Those in the waiting room for a raft of big Kazakh initial public offerings (IPOs) have endured a torturous wait to date, and things appear to have got that much more frustrating with news that Kazakhstan has postponed plans to float shares in state-owned oil company KazMunayGaz (KMG) to beyond 2019.
Reuters on February 8 quoted two banking sources as saying that was the case.
The decision to postpone was reportedly driven by worsening market conditions amid a lack of investor appetite for stock offerings. Investors, it seems, are being put off by market uncertainties generated by the ugly combination of Brexit, US political tensions and the US-China trade war, along with the ongoing sanctions campaigns against Russia and Iran and the global economic slowdown.
First in many years
Kazakhstan’s first IPO in many years, featuring state-run uranium producer KazAtomProm, took place on the London Stock Exchange (LSE) and the Astana International Exchange in November. The offering did not seem to go as well as Kazakh authorities made out, however. The outcome involved Kazakhstan’s state-run pension fund buying one-third of the 15% stake floated on the LSE.
In September, the Kazakh government invited international investment banks to pitch for roles in listing KMG in London.
In October, Royal Dutch Shell backed out of plans to buy a stake in KMG. The decision came following a due diligence process which included discussions on corruption risks at the company relating to the informal control over the company exercised by Kazakh President Nursultan Nazarbayev’s son-in-law, Timur Kulibayev.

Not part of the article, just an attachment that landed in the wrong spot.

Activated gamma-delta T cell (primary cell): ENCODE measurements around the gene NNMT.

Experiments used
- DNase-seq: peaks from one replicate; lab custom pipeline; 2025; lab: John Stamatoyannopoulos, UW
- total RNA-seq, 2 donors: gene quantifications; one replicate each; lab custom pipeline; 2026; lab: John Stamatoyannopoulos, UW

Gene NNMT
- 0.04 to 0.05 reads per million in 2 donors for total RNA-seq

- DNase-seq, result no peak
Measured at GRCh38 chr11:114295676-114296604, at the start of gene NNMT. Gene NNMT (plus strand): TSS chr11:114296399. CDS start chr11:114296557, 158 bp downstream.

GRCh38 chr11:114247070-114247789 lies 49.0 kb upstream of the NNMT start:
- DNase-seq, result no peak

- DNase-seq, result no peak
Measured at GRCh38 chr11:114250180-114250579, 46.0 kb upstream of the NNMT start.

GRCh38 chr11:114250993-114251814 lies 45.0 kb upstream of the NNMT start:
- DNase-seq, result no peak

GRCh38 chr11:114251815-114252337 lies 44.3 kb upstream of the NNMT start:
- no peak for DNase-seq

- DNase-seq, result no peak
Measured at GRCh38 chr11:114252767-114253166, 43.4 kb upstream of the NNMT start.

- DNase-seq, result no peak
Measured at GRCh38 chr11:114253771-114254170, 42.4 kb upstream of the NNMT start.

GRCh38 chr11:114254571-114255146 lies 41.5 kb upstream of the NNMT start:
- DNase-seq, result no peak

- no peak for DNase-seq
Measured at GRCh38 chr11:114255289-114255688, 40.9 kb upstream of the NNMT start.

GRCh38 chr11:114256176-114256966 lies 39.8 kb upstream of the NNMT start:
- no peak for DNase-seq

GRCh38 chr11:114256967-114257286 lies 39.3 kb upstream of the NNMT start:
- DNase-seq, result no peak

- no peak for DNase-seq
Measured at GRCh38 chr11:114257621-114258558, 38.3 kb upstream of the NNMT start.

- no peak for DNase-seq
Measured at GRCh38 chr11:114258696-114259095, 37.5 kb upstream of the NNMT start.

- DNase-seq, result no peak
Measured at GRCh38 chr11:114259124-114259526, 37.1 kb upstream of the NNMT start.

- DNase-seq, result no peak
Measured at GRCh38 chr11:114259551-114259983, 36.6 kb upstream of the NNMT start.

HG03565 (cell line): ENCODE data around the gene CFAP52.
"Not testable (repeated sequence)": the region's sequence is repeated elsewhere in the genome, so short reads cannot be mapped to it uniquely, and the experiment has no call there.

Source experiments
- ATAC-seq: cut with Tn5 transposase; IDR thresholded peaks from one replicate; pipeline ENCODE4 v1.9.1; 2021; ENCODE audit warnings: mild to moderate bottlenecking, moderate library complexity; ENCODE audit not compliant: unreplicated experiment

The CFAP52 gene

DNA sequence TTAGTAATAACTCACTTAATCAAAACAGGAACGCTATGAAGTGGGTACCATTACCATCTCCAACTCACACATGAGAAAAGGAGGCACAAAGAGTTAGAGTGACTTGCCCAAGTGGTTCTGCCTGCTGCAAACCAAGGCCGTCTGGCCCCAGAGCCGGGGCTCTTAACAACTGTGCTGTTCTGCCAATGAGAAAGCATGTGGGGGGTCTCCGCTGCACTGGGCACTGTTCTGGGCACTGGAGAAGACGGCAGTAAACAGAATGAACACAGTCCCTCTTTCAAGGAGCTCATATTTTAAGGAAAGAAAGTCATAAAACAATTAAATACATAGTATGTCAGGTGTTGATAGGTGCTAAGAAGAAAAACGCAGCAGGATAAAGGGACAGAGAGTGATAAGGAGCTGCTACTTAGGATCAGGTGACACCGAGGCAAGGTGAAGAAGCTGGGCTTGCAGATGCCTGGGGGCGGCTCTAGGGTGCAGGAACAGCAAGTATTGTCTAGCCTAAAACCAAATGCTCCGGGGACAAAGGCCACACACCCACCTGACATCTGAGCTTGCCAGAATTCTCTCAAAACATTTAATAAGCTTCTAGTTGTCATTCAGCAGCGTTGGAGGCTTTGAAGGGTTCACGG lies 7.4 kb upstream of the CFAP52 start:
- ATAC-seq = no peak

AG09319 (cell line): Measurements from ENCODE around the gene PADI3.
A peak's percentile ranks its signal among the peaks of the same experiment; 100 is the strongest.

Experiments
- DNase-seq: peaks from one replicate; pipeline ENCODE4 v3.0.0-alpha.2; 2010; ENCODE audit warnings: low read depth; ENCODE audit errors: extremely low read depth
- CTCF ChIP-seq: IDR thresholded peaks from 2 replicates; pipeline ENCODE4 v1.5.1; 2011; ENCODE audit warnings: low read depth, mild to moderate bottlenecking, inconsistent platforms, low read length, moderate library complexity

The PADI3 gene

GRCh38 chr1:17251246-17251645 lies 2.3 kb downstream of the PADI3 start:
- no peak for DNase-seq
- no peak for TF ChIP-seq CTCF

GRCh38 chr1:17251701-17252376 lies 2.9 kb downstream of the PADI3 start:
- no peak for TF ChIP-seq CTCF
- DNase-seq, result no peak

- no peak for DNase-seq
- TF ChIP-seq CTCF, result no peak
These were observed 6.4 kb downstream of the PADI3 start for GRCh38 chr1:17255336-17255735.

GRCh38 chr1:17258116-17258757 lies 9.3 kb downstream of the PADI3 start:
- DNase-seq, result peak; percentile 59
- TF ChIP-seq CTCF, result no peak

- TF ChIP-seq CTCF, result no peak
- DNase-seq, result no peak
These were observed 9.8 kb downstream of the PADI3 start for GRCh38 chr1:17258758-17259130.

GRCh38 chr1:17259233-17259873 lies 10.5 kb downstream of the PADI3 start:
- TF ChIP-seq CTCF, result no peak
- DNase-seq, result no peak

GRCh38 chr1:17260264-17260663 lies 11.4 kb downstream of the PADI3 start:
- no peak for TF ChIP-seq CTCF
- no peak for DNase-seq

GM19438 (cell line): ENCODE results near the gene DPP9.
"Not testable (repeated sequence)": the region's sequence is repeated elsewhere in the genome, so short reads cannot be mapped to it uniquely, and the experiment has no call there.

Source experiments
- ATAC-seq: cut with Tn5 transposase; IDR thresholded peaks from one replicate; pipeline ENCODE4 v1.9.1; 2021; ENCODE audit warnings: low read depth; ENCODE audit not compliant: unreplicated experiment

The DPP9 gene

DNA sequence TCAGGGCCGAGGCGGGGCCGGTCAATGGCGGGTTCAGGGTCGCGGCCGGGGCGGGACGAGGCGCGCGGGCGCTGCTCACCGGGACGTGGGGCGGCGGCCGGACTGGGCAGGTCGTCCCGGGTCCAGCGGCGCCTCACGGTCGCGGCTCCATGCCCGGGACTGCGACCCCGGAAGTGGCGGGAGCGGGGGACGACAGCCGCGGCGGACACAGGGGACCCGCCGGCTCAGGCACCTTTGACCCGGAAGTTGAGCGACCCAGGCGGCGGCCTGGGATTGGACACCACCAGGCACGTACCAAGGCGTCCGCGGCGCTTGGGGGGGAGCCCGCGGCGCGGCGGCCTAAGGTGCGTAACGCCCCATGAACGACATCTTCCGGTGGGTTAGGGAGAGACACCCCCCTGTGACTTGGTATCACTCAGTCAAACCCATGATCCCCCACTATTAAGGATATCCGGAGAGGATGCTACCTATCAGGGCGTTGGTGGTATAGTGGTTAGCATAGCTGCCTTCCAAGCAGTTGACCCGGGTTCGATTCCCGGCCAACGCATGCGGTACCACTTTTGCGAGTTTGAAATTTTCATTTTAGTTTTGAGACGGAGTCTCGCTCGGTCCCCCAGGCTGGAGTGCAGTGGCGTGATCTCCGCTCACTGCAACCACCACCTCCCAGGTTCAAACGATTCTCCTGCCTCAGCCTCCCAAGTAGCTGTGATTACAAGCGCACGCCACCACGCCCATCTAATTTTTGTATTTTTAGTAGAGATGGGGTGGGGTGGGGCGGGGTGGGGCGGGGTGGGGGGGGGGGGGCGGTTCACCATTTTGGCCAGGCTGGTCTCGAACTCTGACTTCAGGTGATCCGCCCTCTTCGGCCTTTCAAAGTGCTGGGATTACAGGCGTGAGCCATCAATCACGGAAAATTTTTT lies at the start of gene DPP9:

Kazakhstan hoped to sell small stakes in some of its largest state run companies ahead of its planned IPOs for 2018-2020, in order to make the companies more attractive to foreign investors.
KMG’s potential valuation, according to banking sources, could stand at approximately $6bn. The company accounts for 28% of total crude oil and gas condensate output in Kazakhstan.
Other names on the Kazakh government’s privatisation list are national carrier Air Astana and soon-to-be near monopolist of the local telecoms market Kazakhtelecom.
In hope of drawing in liquidity to the newly launched Astana stock exchange, the government wishes to also partially list the firms domestically. The government hopes to provide a boost to its Astana International Financial Centre (AIFC), where the bourse is located. The AIFC was officially launched in December 2018. It is designed to become a banking and trading hub for all of Central Asia.
Kazakhstan’s capital market may go through major change in 2019 having been hooked up to the Clearstream international settlements system in July 2018. Russia made a similar reform in 2012 and saw foreign investors flood into its bond and stock markets.